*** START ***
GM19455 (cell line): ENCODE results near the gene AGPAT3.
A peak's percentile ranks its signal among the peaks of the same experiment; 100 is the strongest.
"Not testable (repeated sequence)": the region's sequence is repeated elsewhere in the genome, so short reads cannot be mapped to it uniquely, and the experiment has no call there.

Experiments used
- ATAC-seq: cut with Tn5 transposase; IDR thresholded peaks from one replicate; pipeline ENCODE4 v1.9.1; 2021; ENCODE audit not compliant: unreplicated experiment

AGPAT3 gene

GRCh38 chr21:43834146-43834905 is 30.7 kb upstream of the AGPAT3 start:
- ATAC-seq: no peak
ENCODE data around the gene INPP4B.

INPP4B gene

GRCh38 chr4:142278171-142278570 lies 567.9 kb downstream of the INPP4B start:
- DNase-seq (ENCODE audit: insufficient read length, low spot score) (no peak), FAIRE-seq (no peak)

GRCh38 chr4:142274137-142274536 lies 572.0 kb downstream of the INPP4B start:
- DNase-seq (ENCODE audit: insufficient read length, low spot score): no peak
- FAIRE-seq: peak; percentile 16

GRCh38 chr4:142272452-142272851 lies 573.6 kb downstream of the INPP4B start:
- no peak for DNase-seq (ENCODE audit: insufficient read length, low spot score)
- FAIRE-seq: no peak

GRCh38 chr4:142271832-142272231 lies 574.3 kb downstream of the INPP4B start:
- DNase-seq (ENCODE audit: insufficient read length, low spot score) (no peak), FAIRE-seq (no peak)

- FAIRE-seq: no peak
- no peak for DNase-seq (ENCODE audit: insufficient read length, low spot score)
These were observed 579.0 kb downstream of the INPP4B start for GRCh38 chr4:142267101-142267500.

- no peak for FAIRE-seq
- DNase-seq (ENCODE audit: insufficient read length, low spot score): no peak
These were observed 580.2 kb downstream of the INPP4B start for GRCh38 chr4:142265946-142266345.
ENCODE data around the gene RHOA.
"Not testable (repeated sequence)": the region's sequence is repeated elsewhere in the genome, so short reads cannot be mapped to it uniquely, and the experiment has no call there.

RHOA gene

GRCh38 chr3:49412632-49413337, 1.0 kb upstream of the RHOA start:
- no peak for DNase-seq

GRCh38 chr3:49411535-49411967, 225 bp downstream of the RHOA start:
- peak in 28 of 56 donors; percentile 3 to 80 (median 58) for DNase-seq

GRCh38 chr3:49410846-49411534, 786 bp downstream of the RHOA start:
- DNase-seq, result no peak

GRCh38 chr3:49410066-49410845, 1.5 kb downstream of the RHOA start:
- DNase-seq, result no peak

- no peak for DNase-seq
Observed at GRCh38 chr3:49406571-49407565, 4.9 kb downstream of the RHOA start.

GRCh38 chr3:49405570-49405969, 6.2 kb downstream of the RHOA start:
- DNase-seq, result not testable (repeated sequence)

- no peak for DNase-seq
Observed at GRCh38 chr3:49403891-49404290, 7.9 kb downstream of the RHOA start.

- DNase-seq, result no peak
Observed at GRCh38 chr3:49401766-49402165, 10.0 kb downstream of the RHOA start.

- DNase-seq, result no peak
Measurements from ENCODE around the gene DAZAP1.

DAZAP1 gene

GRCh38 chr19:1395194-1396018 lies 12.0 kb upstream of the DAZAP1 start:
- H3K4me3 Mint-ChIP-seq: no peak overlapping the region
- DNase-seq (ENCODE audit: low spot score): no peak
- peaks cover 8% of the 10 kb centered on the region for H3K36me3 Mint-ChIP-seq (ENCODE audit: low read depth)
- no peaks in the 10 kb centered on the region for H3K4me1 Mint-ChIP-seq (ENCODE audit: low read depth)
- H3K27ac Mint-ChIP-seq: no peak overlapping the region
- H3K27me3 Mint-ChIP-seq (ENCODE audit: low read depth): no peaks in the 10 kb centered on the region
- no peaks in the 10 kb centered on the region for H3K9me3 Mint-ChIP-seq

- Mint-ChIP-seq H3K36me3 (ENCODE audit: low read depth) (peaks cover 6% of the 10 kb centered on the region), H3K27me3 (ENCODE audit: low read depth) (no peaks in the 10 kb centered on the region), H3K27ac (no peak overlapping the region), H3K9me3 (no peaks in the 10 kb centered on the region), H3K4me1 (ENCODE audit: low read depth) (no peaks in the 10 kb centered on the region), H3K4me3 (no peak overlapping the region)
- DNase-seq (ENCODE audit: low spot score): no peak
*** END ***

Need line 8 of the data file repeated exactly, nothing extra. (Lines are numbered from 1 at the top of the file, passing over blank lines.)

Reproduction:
- ATAC-seq: no peak